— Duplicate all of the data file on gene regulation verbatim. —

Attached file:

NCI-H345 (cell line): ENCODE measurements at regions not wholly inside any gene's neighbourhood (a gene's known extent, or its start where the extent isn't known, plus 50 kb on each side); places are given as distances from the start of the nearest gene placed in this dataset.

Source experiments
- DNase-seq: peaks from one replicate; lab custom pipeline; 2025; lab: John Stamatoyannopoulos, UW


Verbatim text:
NCI-H345 (cell line): ENCODE measurements at regions not wholly inside any gene's neighbourhood (a gene's known extent, or its start where the extent isn't known, plus 50 kb on each side); places are given as distances from the start of the nearest gene placed in this dataset.

Source experiments
- DNase-seq: peaks from one replicate; lab custom pipeline; 2025; lab: John Stamatoyannopoulos, UW